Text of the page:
To mark the 75th anniversary of the death of the Austrian writer and collector Stefan Zweig (23 February 2017), the British Library has this week opened the display: âStefan Zweig: The Magic of Manuscriptsâ in the Sir John Ritblat Treasures Gallery.
Fast re-becoming a household name in the English-speaking world, Stefan Zweig was the most-translated author of his day. His short stories, his biographies and his memoir, Die Welt von gestern (The World of Yesterday), quickly became bestsellers but his writing was only one part of his work. From an early age, Zweig began collecting the manuscripts of creative figures he admired like Goethe and Beethoven. Soon, he owned one of the most prestigious manuscript collections in Europe and Zweig considered this group of âsublime figuresâ as much of an artwork as his writing. Exile to England in the 1930s precipitated the dispersal of his collection â some items were donated to appropriate institutions, most were sold. What was left was the essence, the refined core of his original idea and in 1986, Stefan Zweigâs heirs donated this great collection to the British Library.
Our display will celebrate the breadth and eclecticism amongst the literary, historical and musical manuscripts. It begins with a case dedicated to the many close friendships Zweig made across Europe, with manuscripts from Romain Rolland, Hermann Hesse and âthe dear masterâ Sigmund Freud. We move onto showing how Zweigâs writing often reflected his collection through figures such as Marie Antoinette (the subject of an incredibly successful biography by Zweig), Leo Tolstoy and Lord Byron.
Zweig was motivated by the âsecret of creationâ and the way for him to get closer to that secret was through manuscripts that were âstill warm from writingâ. In other words, working drafts, works-in-progress, corrected proofs â anything that showed the mess of production. This is precisely what the third case displays with a leaf from the monumental bound corrected proofs of HonorĂ© de Balzacâs Une TĂ©nĂ©breuse Affaire, which is certainly the collectionâs most emphatic example of the creative process. Works by Goethe, John Keats, Paul Verlaine and Oscar Wilde join the Balzac in revealing the deviations, re-imaginings and second thoughts at the heart of the creative process.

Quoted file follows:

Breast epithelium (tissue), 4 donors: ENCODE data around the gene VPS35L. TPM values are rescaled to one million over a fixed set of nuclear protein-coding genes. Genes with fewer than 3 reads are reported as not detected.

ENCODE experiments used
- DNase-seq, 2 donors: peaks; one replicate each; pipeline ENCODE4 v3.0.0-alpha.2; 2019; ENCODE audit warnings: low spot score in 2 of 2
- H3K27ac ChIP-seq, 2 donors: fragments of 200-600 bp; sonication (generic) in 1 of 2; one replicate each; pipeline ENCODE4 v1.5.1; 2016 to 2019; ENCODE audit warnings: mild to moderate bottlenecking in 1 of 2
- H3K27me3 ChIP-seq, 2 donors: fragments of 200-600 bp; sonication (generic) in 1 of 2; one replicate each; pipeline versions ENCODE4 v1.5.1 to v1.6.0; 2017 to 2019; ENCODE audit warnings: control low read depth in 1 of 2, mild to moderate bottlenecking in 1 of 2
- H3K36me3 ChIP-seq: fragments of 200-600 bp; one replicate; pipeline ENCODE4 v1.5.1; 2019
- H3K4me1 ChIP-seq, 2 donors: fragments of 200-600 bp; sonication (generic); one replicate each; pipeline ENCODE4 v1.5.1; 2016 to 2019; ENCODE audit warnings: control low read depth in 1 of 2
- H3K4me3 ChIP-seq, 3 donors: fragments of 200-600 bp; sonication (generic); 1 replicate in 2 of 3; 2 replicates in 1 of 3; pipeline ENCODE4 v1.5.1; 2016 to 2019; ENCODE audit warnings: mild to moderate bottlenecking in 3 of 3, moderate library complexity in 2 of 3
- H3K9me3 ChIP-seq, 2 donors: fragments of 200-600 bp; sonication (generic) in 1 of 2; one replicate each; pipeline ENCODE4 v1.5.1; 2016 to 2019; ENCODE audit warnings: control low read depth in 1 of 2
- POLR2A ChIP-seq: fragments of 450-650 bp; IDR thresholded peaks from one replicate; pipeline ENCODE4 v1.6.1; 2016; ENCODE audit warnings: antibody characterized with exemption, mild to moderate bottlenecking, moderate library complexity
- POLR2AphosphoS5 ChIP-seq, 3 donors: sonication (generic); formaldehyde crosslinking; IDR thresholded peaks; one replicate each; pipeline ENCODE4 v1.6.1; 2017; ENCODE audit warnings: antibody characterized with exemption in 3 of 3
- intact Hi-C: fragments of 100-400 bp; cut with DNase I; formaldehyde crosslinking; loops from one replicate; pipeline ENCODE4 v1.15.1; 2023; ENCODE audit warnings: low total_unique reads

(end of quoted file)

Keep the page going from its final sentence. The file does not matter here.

The final case belongs to Zweigâs musical manuscripts, since music would dominate his later collecting period. In exile in the 1930s and more and more uncomfortable with the German language which was becoming contaminated by Nazism, music became a less-complicated artistic refuge. Manuscripts by Richard Strauss, Mozart and Schubert each tell a story about Zweigâs later life. In Schubertâs âAn die Musikâ, we hear the famous line repeated so often in Zweigâs memoirs: âThou lovely art, how often in dark hours, when lifeâs wild tumult wraps me round, have you kindled my heart with loving warmth, and transported me to a better world.â
Other musical treasures from Zweigâs collection are also on longer-term display in the section of the gallery devoted to Music: a cantata by Gluck (Zweig MS 34), sketches for Stravinskyâs ballet Pulcinella (Zweig MS 94), and one of the greatest treasures in the collection, and indeed in the British Library, Mozartâs thematic catalogue of his own works (Zweig MS 63).
âThe Magic of Manuscriptsâ will be on display until 11 June 2017 and to accompany the exhibition and celebrate the publication of the catalogue of the literary and historical manuscripts in the collection the Library will be hosting a study day and an evening of music and poetry from the Zweig Collection on 20 March. Tickets for these events are available through the links.
Pardaad Chamsaz, AHRC Collaborative Doctoral Student, British Library/University of Bristol